When you create a new CERN Drupal website you get a predefined list of roles already implemented with the website.
- Anonymous User
- Authenticated User
- CERN Registered
- CERN Shared
- HEP Trusted
- Verified External
- Unverified External
How to create a role and assign a user to it
Even though the sites come with predefined roles, website admins are able to create custom roles based on their needs. In order to create a new role:
- visit <website_url>/admin/people/roles
- Click on “Add role”
- Give a descriptive name to your role and save it.
- Now you have a new role.
How to give permissions to a role
After you have created the new role, you are able to give permissions to this role. There are pre-defined permissions for almost every basic functionality of your website. In order to grant a permission to a specific role:
- visit <website_url>/admin/people/permissions
- Check which roles should have the permissions
- Save the page
- Visit <website_url>/admin/people/permissions/<role_machine_name>
- Check permissions for this specific role
- Save the page
The difference between the two solution is that using the first solution, you can give multiple permissions to multiple roles and using the second solution, you can give multiple permission to one role.
CERN Drupal Websites also support CERN e-groups meaning that the admins of the websites can use this feature to assign roles to e-group. As a result, the admins of a website can grant access to a group of users, who belong to a specific e-group.
How to assign an e-group to a role
- Create a role using the process already described above
- Create an e-group on e-groups.cern.ch
- Visit <website_url>/admin/config/people/simplesamlphp_auth
- Click on “User Info and syncing” tab
- In the “Automatic role population from simpleSAMLphp attributes” field associate the role with the e-group by adding at the end of the string “|<e_group_machine_name>:egroups,=,<e_group_name>”
- Save Configuration
- Clear caches and re-open your browser.
- Now you are ready to add new members to your e-group which will have the permissions that you have assigned to the e-group.
Be extra careful in step 5 as you should assign the the machine name of the role and not the name of the role. In order to find the role you need to visit the role page, like the image below.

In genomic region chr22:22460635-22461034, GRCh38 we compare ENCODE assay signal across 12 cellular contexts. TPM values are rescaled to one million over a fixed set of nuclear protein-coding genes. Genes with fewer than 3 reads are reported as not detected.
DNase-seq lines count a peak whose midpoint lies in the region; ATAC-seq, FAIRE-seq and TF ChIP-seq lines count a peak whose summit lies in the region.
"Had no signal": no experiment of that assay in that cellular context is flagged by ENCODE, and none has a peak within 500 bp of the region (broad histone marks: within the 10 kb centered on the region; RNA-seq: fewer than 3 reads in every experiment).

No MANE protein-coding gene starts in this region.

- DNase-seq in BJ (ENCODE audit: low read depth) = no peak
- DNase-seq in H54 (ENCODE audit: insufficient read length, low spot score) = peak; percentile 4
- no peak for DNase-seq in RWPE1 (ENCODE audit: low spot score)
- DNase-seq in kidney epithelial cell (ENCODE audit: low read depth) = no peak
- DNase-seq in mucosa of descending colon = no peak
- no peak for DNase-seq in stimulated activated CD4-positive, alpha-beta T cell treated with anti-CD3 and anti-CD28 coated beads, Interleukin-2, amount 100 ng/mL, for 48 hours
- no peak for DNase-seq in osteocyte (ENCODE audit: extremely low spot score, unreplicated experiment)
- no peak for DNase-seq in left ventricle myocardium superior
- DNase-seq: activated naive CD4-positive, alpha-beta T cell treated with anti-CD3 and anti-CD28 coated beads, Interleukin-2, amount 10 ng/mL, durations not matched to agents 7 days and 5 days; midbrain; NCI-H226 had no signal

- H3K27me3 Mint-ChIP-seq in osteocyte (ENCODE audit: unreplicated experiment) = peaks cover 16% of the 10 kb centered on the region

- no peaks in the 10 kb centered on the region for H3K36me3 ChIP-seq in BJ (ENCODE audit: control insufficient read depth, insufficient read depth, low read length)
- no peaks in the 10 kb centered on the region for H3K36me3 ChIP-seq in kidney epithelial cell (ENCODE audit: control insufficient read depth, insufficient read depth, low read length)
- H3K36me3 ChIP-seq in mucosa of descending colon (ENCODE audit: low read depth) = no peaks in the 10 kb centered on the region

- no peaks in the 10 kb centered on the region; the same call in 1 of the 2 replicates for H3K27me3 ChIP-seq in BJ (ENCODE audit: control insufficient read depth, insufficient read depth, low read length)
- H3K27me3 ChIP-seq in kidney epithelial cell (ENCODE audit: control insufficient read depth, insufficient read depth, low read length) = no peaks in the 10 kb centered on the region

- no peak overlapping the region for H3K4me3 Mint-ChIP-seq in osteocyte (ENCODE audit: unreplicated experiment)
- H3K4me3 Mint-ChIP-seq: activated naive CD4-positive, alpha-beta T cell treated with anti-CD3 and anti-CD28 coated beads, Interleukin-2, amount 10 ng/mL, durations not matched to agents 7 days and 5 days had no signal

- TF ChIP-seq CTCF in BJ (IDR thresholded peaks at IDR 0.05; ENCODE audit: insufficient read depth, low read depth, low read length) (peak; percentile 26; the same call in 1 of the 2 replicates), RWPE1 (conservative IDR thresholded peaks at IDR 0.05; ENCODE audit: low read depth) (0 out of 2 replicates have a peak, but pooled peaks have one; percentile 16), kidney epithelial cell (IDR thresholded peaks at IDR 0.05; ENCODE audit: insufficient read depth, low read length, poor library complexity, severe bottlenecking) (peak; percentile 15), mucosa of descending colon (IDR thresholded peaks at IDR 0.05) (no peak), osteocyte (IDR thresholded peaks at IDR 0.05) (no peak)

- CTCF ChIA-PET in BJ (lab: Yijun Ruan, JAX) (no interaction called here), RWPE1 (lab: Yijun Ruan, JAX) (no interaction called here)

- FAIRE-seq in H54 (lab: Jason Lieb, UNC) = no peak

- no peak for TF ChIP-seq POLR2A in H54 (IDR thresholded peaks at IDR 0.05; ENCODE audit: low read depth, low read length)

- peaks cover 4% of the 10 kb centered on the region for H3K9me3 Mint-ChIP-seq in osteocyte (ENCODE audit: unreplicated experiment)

Sometimes it takes time for the e-group list to be updated (even a couple of hours) so if you have followed the steps and still the users do not have the permissions that they should, it’s probably due to the fact that the list is not updated yet. .
Also note that every time you add a new user, you should also clear the caches.
Use Case 1: Make another user a content editor
Let’s assume that I own a website and I want to make another user content editor to give him/her the ability to create new pages. Also, let’s assume that the new role is called “Page Editor” and the user’s e-mail is “firstname.lastname@example.org”.
The steps I follow in order to accomplish the above scenario are:
- Create a Role called “Page Editor”
- Visit the Permissions page of the created role and grant access to editing content for this role. Most of the times, when it’s about a content editor role, the permissions we grant are related to creation and editing of content, so be careful on what kind of permissions you grant.
- Create an e-group and bind it with the Role, following the steps already mentioned.
- Add the e-mail “email@example.com” in the group.
- Dont forget to clear the caches!
Use Case 2: Make another user an admin
This case is easier to achieve but you, as an admin, need to be sure about what you try to achieve. The admin role has access to every part of the website and that consequently means that the users that are granted this role, have the ability to modify every aspect of the website. As a result, you need to be extra careful before making the decision to grant this role to a user. If you have doubts about this user, it’s better if you create a new custom role, grant specific permissions for this role and add the user to the role following the steps we described in the previous use case.
If you are sure that you want to grant admin access to a user, then the only procedure that you need to follow is to add this user to the admin e-group. For this use case, let’s assume that the Drupal website that we own is called “accelerating-science.web.cern.ch” and that the user’s email that we want to make an admin is “firstname.lastname@example.org”. By default, every CERN Drupal website comes with an e-group called drupal-admins-name_of_the_website and contains all the admins of the created website. So in our case, the e-group will be called “drupal-admins-accelerating-science” and in order to make the user an admin, the only thing that we need to do is to add “email@example.com” to the “drupal-admins-accelerating-science” e-group.
To sum up:
- Visit e-groups.cern.ch
- Find the drupal-admins-accelerating-science e-group
- Add firstname.lastname@example.org to this e-group
- Done! Don’t forget to clear the caches.